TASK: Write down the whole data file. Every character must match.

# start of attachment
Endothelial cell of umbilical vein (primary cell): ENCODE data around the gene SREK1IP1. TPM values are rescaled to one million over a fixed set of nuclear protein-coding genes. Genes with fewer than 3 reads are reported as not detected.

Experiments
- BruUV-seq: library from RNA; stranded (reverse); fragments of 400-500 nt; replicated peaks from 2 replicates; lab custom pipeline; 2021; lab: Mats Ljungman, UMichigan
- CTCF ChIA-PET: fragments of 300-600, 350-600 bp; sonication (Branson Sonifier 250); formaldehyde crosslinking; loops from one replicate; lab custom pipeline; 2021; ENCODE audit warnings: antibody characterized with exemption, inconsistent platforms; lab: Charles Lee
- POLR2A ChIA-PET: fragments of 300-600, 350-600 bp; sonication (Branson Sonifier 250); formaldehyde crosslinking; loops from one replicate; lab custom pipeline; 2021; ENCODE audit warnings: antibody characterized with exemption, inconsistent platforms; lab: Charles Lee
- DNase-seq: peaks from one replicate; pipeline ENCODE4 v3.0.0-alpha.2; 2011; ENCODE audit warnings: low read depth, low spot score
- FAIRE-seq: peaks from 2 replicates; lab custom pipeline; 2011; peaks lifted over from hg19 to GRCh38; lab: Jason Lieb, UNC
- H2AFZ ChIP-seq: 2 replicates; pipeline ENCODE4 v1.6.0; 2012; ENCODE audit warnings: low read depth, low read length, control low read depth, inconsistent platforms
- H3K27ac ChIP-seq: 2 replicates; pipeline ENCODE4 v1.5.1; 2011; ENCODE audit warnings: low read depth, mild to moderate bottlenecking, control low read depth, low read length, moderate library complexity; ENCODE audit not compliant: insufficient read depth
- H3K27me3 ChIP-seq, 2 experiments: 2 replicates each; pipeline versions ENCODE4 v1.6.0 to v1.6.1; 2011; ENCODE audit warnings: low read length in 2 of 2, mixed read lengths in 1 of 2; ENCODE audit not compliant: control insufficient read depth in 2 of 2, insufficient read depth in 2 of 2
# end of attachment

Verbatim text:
Endothelial cell of umbilical vein (primary cell): ENCODE data around the gene SREK1IP1. TPM values are rescaled to one million over a fixed set of nuclear protein-coding genes. Genes with fewer than 3 reads are reported as not detected.

Experiments
- BruUV-seq: library from RNA; stranded (reverse); fragments of 400-500 nt; replicated peaks from 2 replicates; lab custom pipeline; 2021; lab: Mats Ljungman, UMichigan
- CTCF ChIA-PET: fragments of 300-600, 350-600 bp; sonication (Branson Sonifier 250); formaldehyde crosslinking; loops from one replicate; lab custom pipeline; 2021; ENCODE audit warnings: antibody characterized with exemption, inconsistent platforms; lab: Charles Lee
- POLR2A ChIA-PET: fragments of 300-600, 350-600 bp; sonication (Branson Sonifier 250); formaldehyde crosslinking; loops from one replicate; lab custom pipeline; 2021; ENCODE audit warnings: antibody characterized with exemption, inconsistent platforms; lab: Charles Lee
- DNase-seq: peaks from one replicate; pipeline ENCODE4 v3.0.0-alpha.2; 2011; ENCODE audit warnings: low read depth, low spot score
- FAIRE-seq: peaks from 2 replicates; lab custom pipeline; 2011; peaks lifted over from hg19 to GRCh38; lab: Jason Lieb, UNC
- H2AFZ ChIP-seq: 2 replicates; pipeline ENCODE4 v1.6.0; 2012; ENCODE audit warnings: low read depth, low read length, control low read depth, inconsistent platforms
- H3K27ac ChIP-seq: 2 replicates; pipeline ENCODE4 v1.5.1; 2011; ENCODE audit warnings: low read depth, mild to moderate bottlenecking, control low read depth, low read length, moderate library complexity; ENCODE audit not compliant: insufficient read depth
- H3K27me3 ChIP-seq, 2 experiments: 2 replicates each; pipeline versions ENCODE4 v1.6.0 to v1.6.1; 2011; ENCODE audit warnings: low read length in 2 of 2, mixed read lengths in 1 of 2; ENCODE audit not compliant: control insufficient read depth in 2 of 2, insufficient read depth in 2 of 2